But solution eight is to trap them in a place where they can do no damage, and likely will expire.

So, at least eight solution strategies to deal with potential population explosions of the Malthusian variety. Any organism that evolved is likely to become Malthusian, if there is a surfeit of all the essentials for life, which includes a living space, no predators like me, food with no barriers, no competitors, clean water and so on.

Ouch! Solution eight does not seem to be working.

All these solutions seem to work well for the ordinary Malthusian population, but Malthusian idiocracy is another story. An alien civilization would encounter this during the interval between the industrial grand transition, which makes resources available to the general population at a rate not before experienced, and the genetic grand transition, which marks an end to evolution for the alien species, and an end to Malthusianism.

Perhaps some alien civilizations have left behind coercive techniques at their stage of civilization, and only tolerate voluntary solutions. Voluntary solutions involve a voluntary restriction of population, and the voluntary restriction has to be effective. The problem with an idiocracy is that the members of that subset of population may not be very effective at voluntary restrictions. It would be quite expectable that the negative correlation that exists, which starts off idiocracy, between reproductive rate and intelligence, would become even stronger if one factors in voluntary restrictions and effectiveness.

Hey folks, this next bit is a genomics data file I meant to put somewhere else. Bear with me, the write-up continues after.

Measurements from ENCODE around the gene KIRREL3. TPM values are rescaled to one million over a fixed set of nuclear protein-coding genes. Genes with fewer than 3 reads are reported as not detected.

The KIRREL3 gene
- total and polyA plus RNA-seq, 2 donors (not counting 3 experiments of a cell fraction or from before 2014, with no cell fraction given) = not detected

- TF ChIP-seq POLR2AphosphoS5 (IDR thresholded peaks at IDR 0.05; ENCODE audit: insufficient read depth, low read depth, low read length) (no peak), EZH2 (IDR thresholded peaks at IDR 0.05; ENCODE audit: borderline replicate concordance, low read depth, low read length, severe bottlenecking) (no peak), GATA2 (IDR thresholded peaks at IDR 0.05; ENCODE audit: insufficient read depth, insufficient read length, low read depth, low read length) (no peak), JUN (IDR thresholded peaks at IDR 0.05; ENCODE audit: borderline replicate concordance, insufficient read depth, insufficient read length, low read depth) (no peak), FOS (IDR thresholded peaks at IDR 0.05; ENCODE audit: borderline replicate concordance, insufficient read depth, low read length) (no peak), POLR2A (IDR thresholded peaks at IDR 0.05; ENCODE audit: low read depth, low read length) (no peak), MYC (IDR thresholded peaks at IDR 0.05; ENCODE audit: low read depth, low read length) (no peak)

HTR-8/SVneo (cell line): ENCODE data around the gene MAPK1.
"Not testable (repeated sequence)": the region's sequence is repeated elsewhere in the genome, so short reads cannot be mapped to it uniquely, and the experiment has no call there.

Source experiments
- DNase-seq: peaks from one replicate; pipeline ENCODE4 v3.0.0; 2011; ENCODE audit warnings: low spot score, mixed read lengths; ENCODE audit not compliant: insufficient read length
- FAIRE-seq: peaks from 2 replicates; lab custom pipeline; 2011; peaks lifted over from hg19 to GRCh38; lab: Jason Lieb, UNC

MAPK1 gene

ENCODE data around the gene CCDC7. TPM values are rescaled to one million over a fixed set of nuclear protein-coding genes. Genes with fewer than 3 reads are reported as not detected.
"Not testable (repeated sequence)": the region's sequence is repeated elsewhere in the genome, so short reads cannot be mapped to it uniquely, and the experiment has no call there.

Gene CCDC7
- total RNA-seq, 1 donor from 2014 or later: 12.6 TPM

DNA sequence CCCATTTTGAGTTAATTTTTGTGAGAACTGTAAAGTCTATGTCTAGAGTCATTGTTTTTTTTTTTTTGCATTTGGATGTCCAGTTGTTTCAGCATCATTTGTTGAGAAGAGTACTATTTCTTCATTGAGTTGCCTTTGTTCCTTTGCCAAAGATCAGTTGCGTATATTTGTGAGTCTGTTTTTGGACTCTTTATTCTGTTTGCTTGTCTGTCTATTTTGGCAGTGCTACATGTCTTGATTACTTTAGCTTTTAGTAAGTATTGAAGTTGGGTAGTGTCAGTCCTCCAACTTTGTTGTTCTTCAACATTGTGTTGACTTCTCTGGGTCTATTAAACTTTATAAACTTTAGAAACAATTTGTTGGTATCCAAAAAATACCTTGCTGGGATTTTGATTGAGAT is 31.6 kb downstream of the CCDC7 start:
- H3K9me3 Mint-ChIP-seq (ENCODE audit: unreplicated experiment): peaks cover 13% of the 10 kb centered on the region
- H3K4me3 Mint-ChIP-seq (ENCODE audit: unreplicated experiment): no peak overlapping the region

How this works is quite transparent with a numerical example. Suppose on Planet X, a population of 1 billion is in danger of becoming a Malthusian idiocracy, so the more advanced part of the population tries to use education to halt the process. The half-billion on the lower end of the intelligence scale are both less likely to understand the reason for the requests, and are less likely to be able to implement the requests. Thus that half-billion reproduces at a higher rate than the other half-billion, meaning that intelligence falls even faster, on the average, than prior to the intervention.

Because of these negative correlations, coercion may be the only process that works for some alien civilizations. On other ones, the period between the two grand transitions might be so short, measured in generations of aliens, that the phenomenon never has a chance to make much of an effect.

If coercion is necessary, there are at least eight very severe methods listed above, but also many other less unpleasant and less harsh that those. If the Malthusian population is very large compared to the one that has already shifted into the post-genetic-revolution way of population management, there could be a control issue. This ratio would be changing as time progressed, so those alien civilizations which do not have a high rate of research, and are spending a lot of time between transitions, might run into this problem.

So far, this blog has not touched at all on the rate of progress of technological advancement. Perhaps it should.

Ouch! As soon as solution eight is perfected.